If Kershaw does remain in Glendale, he can get plenty of work in on the back fields. While he wouldn’t be facing major leaguers (or future major leaguers), it’d be true game action, and would help him get his arm where it needs to be.

Pitchers are creatures of habit and routine. Kershaw has a specific routine, and throwing a regular season game in Australia in March probably isn’t part of it.

The more I think about it, the more I agree with Zack Greinke about there being “zero excitement” for the trip, seeing as he’d be probably be slated to start the game that was reserved for Kershaw.

Greinke caught some flak for that comment, but I see nothing wrong with it. Greinke is one of the most honest athletes in sports today, and that’s rather refreshing. It’s better than a standard or canned, “We look forward to playing in Australia to open the 2014 season.”

So, if Kershaw is out, who goes to Australia? Greinke — despite his comments — would have to go. I mean, the Dodgers couldn’t conceivably refuse to throw Kershaw and Greinke in the first two meaningful games of the season… right?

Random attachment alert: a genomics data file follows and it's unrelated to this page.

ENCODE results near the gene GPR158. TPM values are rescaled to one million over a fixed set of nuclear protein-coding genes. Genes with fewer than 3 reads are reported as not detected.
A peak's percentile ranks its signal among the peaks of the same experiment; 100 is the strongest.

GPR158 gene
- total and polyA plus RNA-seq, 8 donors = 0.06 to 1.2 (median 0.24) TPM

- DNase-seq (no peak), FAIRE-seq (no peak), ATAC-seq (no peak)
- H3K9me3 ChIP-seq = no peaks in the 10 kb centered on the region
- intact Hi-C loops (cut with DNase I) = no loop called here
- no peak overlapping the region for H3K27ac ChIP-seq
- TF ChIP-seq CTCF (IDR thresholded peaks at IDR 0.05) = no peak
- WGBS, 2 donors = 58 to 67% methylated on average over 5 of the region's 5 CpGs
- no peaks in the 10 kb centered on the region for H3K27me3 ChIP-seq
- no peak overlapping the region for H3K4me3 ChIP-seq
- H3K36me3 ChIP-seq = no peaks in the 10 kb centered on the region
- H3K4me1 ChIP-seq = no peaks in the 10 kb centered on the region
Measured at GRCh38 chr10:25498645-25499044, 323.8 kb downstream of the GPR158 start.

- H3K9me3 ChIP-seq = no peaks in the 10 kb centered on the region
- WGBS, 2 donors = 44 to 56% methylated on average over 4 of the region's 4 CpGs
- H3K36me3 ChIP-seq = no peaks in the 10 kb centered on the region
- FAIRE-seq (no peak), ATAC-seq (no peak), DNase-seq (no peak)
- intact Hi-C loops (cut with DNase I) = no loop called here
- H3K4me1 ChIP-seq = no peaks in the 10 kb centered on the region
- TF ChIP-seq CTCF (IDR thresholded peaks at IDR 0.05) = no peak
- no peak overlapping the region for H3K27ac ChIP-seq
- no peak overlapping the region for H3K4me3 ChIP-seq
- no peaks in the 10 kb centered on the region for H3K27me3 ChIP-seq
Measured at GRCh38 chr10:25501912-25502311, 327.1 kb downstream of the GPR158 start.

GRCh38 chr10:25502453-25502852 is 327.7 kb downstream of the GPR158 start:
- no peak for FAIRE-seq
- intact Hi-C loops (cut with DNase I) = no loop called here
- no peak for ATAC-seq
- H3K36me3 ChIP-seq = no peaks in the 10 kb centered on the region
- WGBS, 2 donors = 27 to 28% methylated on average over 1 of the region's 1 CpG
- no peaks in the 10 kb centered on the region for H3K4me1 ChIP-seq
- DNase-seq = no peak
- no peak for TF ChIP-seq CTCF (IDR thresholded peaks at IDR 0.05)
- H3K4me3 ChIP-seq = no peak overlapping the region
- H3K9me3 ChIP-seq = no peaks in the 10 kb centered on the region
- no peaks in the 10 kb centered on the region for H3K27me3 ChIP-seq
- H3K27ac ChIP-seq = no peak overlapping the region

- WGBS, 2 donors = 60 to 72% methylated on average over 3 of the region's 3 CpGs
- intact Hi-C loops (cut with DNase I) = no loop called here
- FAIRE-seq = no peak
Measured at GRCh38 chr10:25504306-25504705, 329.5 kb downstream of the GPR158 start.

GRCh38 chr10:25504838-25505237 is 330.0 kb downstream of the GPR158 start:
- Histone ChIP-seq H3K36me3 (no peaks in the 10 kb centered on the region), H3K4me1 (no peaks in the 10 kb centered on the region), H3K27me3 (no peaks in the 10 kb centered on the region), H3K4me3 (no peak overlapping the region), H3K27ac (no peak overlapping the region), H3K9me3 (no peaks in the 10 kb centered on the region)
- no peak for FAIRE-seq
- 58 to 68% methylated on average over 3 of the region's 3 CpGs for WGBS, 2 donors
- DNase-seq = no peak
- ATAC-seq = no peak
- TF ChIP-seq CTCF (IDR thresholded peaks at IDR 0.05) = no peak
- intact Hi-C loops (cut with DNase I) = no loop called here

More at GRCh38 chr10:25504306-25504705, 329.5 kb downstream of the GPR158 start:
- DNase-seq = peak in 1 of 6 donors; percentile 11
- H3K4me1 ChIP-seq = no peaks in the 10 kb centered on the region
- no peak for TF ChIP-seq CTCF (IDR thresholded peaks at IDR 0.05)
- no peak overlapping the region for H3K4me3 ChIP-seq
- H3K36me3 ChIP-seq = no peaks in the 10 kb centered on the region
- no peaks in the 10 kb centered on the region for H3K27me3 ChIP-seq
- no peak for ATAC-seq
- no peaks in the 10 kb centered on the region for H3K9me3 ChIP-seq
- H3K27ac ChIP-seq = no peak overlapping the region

Hyun-Jin Ryu would be one of the starters for sure. He’s one of the international faces of the club, and what better way to promote the Dodgers by sending a Korean pitcher to Australia?

Since the Dodgers don’t need a fifth starter much in April, even if they don’t throw Kershaw as much as they can, perhaps Ryu and Dan Haren could get the first two starts, with Josh Beckett (the leader for the No. 5 rotation spot) ready to spell Haren for a start in April. Remember, Haren spent time on the disabled list last season because he was tired, not because he was hurt. Limiting Haren’s workload might be a little more important than limiting Kershaw’s at this point (but only a little).

If Greinke isn’t excited (at all) for the trip, then maybe it makes more sense to hold him back as well. He and Kershaw give the Dodgers the best 1-2 combination in baseball. If the team sends Ryu and Haren — and the team loses both games — is it really the end of the world? I know, I know, games in April (well, March, in this case) mean just as much as games in September. However, the Dodgers returning home 0-2 isn’t devastating. Sure, it’d suck, but there is far too much talent and veteran presents on this team to let an 0-2 rattle it.